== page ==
at 7 am this morning, cici was lying peacefully at my feet underneath the desk while I was on the computer. Morgan came over and let cici know that was not ok, her turf or whatever.
morgan kept sniping at cici all day yesterday and finally this morning cici had enough and they got into it… and I got bit by Morgan while pulling them apart. Put cici in the car and she was fine and docile. then put morgan behind a closed door and she yapped for an hour.
Cici was playing sweetly with Chloe and the two of them were very cute together. Chloe is tiny, maybe 8-10 pounds. Cici went into submissive mode with her a few times to let her know that she was not going to hurt her and Chloe played with her and snacked on pencils and other stuff on the floor.
My leg hurts, the bite is right near where I have a scar from falling on the beach in Carmel in June. ouchie…
I think that if a dog snipes and yaps at your dog, keep your dog away… the dog is aggressive, maybe passive aggressive, has issues, dominance and you do not want anyone to get hurt. at least neither of the dogs got hurt but now I have to keep them apart.
How to Take Care of Dog and Cat Bites: Cleaning and Treatment Steps
When the dog (or cat) bites, you need to take action immediately. A 1999 study by David Talan of the University of California, Los Angeles (UCLA) and the Emergency Medicine Animal Bite Infection Study Group showed that animal bites could introduce bacteria that cause serious, even potentially fatal, infections. The study found staph, strep, and bacteria from the Pasteurella family, as well as other disease-causing bacteria. You can see that it’s important to clean and treat bite wounds, but know that some bites will require a visit to the doctor.
Immediate Bite Care
Don’t waste time after you’ve been bitten. Follow these steps, as well as any after-care steps, in order to play it safe:
- Wash the area with soap and water
- Use pressure from clean towels to stop bleeding
- Cover the wound with a sterile bandage
- Raise the wound above your heart to reduce swelling
- Leave wounds uncovered after a few hours, unless on the face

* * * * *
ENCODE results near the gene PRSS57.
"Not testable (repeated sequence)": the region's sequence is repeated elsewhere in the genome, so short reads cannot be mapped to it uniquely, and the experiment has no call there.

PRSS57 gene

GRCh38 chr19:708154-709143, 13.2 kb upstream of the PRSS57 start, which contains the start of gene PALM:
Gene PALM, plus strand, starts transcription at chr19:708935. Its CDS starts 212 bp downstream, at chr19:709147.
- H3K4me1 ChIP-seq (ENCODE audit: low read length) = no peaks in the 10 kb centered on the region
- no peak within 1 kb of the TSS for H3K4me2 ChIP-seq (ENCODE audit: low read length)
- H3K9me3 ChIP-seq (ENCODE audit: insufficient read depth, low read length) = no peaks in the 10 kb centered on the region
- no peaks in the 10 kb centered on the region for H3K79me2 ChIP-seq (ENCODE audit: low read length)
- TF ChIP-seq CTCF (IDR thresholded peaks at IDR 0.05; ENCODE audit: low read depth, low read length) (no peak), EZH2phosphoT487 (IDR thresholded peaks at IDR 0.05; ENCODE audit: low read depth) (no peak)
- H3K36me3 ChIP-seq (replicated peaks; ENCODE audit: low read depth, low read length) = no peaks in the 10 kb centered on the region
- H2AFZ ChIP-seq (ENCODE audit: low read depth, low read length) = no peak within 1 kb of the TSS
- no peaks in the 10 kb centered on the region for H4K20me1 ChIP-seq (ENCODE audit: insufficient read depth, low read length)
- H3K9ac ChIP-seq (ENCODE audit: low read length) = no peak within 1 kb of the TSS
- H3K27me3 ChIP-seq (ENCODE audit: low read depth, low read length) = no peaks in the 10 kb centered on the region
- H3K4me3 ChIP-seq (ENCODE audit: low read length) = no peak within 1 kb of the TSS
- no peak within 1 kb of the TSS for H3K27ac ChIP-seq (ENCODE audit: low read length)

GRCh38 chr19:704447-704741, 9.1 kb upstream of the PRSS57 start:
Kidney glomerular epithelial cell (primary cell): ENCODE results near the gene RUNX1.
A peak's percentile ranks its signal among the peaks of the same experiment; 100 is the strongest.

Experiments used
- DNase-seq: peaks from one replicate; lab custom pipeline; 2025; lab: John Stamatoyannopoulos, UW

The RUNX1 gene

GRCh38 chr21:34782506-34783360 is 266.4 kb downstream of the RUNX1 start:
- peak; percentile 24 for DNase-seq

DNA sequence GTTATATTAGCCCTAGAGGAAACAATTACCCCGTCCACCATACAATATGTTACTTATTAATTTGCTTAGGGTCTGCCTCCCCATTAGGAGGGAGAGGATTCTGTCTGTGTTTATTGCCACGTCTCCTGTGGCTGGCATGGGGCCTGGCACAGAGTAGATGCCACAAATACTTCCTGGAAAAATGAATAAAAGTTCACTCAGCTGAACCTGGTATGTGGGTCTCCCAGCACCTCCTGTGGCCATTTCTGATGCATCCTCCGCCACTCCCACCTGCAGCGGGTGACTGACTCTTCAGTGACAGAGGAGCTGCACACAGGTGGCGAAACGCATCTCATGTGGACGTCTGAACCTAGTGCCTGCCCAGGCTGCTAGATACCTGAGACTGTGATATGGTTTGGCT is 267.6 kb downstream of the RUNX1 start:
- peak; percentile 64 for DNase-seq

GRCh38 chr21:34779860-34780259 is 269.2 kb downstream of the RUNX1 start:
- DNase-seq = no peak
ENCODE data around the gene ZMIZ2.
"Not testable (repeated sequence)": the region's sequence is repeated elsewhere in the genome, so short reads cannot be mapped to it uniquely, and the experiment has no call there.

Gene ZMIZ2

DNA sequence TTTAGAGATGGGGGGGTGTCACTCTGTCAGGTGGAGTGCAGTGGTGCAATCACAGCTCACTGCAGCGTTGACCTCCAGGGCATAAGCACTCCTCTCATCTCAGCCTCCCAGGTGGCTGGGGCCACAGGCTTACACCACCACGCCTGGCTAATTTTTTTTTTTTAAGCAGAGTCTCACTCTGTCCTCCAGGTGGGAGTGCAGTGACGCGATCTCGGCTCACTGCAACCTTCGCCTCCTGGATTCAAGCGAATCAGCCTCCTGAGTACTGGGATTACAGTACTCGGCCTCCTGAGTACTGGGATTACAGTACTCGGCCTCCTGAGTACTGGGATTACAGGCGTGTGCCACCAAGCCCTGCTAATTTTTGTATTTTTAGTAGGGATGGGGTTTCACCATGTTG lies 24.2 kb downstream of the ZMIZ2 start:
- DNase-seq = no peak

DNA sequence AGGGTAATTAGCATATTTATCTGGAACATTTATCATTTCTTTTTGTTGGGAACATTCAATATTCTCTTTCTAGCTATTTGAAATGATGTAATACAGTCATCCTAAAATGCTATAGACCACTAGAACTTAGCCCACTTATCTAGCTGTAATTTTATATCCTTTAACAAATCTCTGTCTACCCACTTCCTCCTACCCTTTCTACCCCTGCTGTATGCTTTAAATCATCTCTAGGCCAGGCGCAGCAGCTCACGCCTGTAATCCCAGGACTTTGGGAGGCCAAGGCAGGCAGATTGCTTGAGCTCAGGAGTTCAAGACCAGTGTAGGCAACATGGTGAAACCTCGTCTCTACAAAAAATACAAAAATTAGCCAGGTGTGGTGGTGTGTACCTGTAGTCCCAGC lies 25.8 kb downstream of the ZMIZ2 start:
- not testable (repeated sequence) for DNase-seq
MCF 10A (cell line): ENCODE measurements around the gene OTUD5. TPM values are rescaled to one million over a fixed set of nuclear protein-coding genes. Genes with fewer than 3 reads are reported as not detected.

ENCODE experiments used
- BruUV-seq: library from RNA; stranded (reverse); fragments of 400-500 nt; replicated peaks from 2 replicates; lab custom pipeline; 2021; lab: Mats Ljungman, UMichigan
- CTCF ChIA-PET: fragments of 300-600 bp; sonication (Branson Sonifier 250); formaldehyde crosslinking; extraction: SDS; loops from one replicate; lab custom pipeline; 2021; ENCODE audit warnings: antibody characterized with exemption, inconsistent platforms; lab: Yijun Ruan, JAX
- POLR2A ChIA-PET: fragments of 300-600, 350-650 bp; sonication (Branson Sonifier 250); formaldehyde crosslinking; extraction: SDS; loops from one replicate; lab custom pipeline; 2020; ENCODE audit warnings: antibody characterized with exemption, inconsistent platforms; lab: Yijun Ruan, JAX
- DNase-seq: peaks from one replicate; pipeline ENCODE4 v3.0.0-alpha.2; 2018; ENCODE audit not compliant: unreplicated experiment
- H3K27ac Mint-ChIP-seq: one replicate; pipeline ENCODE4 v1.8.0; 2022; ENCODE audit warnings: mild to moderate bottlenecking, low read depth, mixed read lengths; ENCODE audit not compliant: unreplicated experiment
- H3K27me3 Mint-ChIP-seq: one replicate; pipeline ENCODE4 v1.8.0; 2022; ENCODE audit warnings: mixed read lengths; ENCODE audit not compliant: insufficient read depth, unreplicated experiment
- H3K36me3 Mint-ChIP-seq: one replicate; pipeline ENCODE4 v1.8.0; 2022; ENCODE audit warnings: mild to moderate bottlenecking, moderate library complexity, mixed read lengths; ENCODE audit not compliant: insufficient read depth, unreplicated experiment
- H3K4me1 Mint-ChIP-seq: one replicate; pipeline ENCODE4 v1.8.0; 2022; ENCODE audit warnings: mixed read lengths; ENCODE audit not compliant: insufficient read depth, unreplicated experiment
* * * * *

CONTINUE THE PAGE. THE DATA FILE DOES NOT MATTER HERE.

- Rub on antibiotic ointment twice daily
When to See a Doctor
Taking care of your wounds at home may not be enough, especially if your health is already affected by diabetes, cancer, or a weakened immune system. Also, if you haven’t had a tetanus booster in over five years, you are at greater risk for developing lockjaw.
Seek medical care for:
- Any cat bite
- A dog bite to the head, hand, or foot
- A deep, gaping wound
- Bleeding that doesn’t stop after 15 minutes of pressure
- Possible broken bones, nerve damage, or other trauma
- Symptoms of infection including swelling, redness, warmth, oozing pus, increasing soreness, and fever
How the Doctor Treats Bite Wounds
The doctor will look at the wound to determine treatment. Depending on the type of damage, any of the following may be part of your care:
- Flushing the wound with water or saline
- Removing damaged tissue
- Checking tendons or nerves for damage, as well as bones
- Using stitches to close the wound, although wounds are often kept open to aid in healing
- Giving a tetanus shot
- Ordering antibiotics, usually in the case of high-risk wounds or if the wound is very infected
- Scheduling a follow-up for a few days later
- Referring you to a specialist or sending you to a hospital, if needed
Rabies Treatment Information
Don’t overlook the risk of rabies infection. Although it is rare in domestic pets, it’s good to be cautious. The dog or cat that bit you should be quarantined for ten days to see if it develops symptoms of rabies. Luckily, you will need shots only if the animal can’t be found, it shows signs of rabies, or if it tests positive for rabies. If you do need the shot series, your first shot should be given very soon after the bite, followed by a series of five shots over a 28-day period.
Take Cat and Dog Bites Seriously
Although bites are more common than people like to think, don’t make the mistake of ignoring your wounds. Prevent infection — your health depends upon it.